Jason Jun — Envato
South Korean-born designer based in Melbourne, Australia. Currently works at Envato as a UI designer.
While I was learning these things and working more on the web, I was also consuming a lot of music, movies and books. Eventually, this led to me studying literature, instead of (my preferred subject) music at university. This meant a focus on literary theory and some philosophy. While that's not perhaps a common path for designers, studying literary criticism really helped me tighten up some high-level thinking in my design process. In retrospect, it's definitely an accidental choice that led to some good intentional effects.
There were two work experiences really shaped my design work ethic. One was the first real work experience I had as a designer, where I got to work on the launch for Windows 8; working on vendor apps, templates, and workshops to help developers self-serve and build apps. The second was making posters and artwork for gigs and festivals, while I was heavily involved in electronic music. I did also produce some of my own music and got a fair amount of traction back then, you can find that here.
I generally get up pretty early ~6 - 7 AM thanks to my son but I'm not a big sleeper, so I can't complain. I have breakfast with my family and then we get the kids ready for school and daycare. All of this is done by ~9:45 AM. If I have time to spare, I'll try to get a workout or a run-in during this time.
Since I work remotely full-time, I usually check Slack to get my work started. This also means I get to set up my day the way I want, aside from team meetings. Generally, I'll aim to achieve a single big task for the day in the morning.
I break to cook lunch for my partner and me around noon. Then I'll get back to work at 1 PM and try to finish up my tasks for the next couple of hours. Most of my meetings start at ~3 PM, at which point, I shift focus to those. This goes on till the evening when I close up. I'll try to litter in breaks throughout the day, where I try to set aside time to play guitar and sing. The guitar comes naturally, the singing is rather appalling.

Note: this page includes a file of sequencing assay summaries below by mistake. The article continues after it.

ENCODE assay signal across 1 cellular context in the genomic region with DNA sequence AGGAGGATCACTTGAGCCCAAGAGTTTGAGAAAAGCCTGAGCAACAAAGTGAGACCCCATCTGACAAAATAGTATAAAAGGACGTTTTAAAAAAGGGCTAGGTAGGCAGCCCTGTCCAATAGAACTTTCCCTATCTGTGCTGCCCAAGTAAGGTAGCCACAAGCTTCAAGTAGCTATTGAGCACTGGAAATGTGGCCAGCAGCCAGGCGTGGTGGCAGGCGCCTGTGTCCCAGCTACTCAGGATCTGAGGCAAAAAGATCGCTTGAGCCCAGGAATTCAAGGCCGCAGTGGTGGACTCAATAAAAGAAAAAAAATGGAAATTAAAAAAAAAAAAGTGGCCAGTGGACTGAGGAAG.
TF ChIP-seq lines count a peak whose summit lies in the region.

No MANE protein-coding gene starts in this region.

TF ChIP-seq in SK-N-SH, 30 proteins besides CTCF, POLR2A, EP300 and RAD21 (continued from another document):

We got pretty lucky as we started constructing an office cabin in our garden right around March 2020, as both my partner and I were working from home. This gave us a massive upgrade from using one of the rooms in our house and a lot of space. In the mornings, I tend to work from my home but I'll shift over to the office when I want to do more focused work. For meetings, I try to switch between my desk (since I have a better mic setup now) and the couch. I like to work with wood when I get the chance, so I built the desk stand myself with some leftover wood.
My digital setup consists of Spotify open at all times to play music constantly. I'm trying to wean off Chrome at the moment, so I've replaced it with Firefox. For design, I'll mostly use Figma and switch over to After Effects, if I need to do any animation work. Anything that needs more complex interaction and prototyping goes straight into code, for which, my setup is pretty simple iTerm2 and VSCode. I'm a heavy productivity geek, so I use Raycast and Cheatsheet for getting around so my dock has no apps in it (until they're open). Notes scatter into a floating scratchpad, physical notebook, and Notion.
I'm extremely grateful that my partner runs her own art gallery and has amassed a large collection of books on art, artists and galleries. I'll dive into these books to get my mind running from more of a visual perspective. I'll also indulge myself in some podcasts like "Philosophize This" that help me indulge in interesting topics. A lot of times I'll come across a piece of music that just helps me go at the work. This is definitely the strongest form of indirect inspiration that I tend to use constantly. In this sense, most of my inspiration comes from indirect forms that feed my mind rather than my eyes.